One Star

I purchased this frig at Home Depot, but still stay away from this frig. The tech has been out to the house three times and can’t fix the water leaking out of the freezer part. Plus the ice machine still doesn’t work. The samsung tech support has been nothing but close to worthless, when you call them they ask you the same question over and over again.

Please don’t buy Samsung, buy anything else.

Two Stars

Purchased in February and it was great. However, in July something broke and it will no longer switch between crushed and cubed ice. Since this was not a big deal I procrastinated and didn’t contact Samsung support. That has now become a three week nightmare. Still have not had a service person scheduled to even come out and determine what is wrong. Samsung customer support is probably the worst support I have ever dealt with. They originally assigned the ticket to one local company that I was never able to get in contact with. Then a week ago Samsung called me, I explained the situation and was told they would assign to another company. Called Samsung yesterday as I still have not heard from anyone and the ticket was never transferred. The person with “Executive Customer Relations” told me she transferred the ticket, called the Authorized Service Center herself, and that I would be contacted within 24 hours to schedule the service call. Plus she would call me back to follow-up. Well, here it is over 72 hours later and zero calls. I just want people to be aware of what they may be getting into. Follow-up: Well, after all the issues getting someone to look at the refrigerator, I finally had a service technician out to look at it on Nov 26th. Turns out that the “ice box” which houses the motor for the auger and the mechanism that opens the door for cubed ice had ice built up inside of it. No indication of this on the outside of the assembly. The ice build up was preventing the solenoid from being able to work correctly to open the door, and caused the solenoid to burn out. The technician at first thought that the heater inside the assembly that is to prevent the ice build up was not working. After testing he determined that the electrical connection was probably not properly connected at the factory which prevented the heater from working. He ordered a new assembly unit and on Dec 4th it was installed. Ice maker has been working properly since. Of course I have no way of verifying if the heater is working or not, just hoping that it is. And, although Samsung told me they would follow-up, I have heard nothing from them since the repair. Just another example of poor customer service from them and the lack of quality control at their factories.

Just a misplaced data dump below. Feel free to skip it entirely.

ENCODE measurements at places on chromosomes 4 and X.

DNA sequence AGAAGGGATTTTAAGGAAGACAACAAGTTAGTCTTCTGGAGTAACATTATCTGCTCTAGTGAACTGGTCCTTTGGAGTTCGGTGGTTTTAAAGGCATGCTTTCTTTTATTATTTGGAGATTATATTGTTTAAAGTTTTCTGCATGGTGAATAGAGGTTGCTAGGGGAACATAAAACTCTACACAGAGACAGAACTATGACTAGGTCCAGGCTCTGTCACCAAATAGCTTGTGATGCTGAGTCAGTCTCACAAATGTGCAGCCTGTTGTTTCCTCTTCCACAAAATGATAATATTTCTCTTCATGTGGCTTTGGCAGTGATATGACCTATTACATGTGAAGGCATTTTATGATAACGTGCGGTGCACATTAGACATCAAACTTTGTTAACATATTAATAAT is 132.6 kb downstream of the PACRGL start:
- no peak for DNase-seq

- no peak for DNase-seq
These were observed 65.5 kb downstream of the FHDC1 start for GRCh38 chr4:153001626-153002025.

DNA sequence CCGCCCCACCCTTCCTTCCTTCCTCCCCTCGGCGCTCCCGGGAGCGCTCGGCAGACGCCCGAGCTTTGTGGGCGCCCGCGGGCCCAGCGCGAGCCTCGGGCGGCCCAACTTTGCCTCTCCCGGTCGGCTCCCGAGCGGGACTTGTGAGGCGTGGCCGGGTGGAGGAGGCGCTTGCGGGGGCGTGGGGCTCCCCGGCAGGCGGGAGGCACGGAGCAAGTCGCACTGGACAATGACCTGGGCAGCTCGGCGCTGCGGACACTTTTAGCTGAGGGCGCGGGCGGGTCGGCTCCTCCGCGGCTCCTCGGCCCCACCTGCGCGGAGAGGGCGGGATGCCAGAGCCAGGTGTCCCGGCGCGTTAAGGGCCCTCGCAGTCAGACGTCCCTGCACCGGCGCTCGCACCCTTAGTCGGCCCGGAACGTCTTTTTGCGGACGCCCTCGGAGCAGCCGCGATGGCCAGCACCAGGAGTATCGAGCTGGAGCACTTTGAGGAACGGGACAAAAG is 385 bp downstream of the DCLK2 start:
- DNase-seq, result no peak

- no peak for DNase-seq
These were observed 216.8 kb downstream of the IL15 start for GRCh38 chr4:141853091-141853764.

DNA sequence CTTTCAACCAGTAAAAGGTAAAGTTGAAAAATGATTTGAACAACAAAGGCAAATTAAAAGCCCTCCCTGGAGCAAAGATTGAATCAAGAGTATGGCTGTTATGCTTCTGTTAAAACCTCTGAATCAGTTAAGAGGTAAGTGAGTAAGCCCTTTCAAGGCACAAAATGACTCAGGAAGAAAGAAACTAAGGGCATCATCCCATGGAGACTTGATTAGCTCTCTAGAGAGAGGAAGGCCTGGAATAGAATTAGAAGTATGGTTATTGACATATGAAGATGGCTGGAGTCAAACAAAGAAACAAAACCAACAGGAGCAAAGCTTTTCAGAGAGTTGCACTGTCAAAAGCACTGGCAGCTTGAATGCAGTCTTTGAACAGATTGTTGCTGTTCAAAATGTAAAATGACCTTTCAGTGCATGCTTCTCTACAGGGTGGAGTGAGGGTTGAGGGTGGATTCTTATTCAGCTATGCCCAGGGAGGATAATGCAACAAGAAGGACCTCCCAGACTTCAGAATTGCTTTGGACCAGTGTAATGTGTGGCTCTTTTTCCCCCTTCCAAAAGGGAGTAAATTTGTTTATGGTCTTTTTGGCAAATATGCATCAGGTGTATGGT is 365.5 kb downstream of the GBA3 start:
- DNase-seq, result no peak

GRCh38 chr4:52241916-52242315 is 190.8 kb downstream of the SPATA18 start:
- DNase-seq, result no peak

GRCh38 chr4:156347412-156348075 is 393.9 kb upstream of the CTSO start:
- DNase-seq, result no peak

Five Stars

It is true that often you only hear from people who have bad experiences w a product. Before I bought this refrigerator I read all the negative reviews on all the forums and almost cancelled the purchase. Then I called a few of my friends who have similar fridges and they had nothing but praise for it. So, we decided to stay the course and went ahead with the purchase. We have had it for a couple of days now and we are extremely happy w the purchase. Super quiet. Icemaker is awesome. Also, we were worried that the fridge would stick out too much based on the dimensions on the spec. sheet which said it was 36” deep. That is not true. It is more like 33.5” w/o the handle. Will update my review if things change:-)

During the night a storm hit. Rain poured in through the screens. Mother tried to rouse me to come in from the porch, but I wouldn’t wake up enough. She leaned over me and closed the combination windows. The morning was cool, but it might have been because my sheets were a little damp from the rain. I huddled under the covers. Kathleen came out to the porch to yell at the middle of my back, which she thought was my head.

“We can’t open the refrigerator because the cold will come out,” she informed my spine.“

‘Don’t open the refrigerator,’ Mommy said, ‘No, no, no!’ ”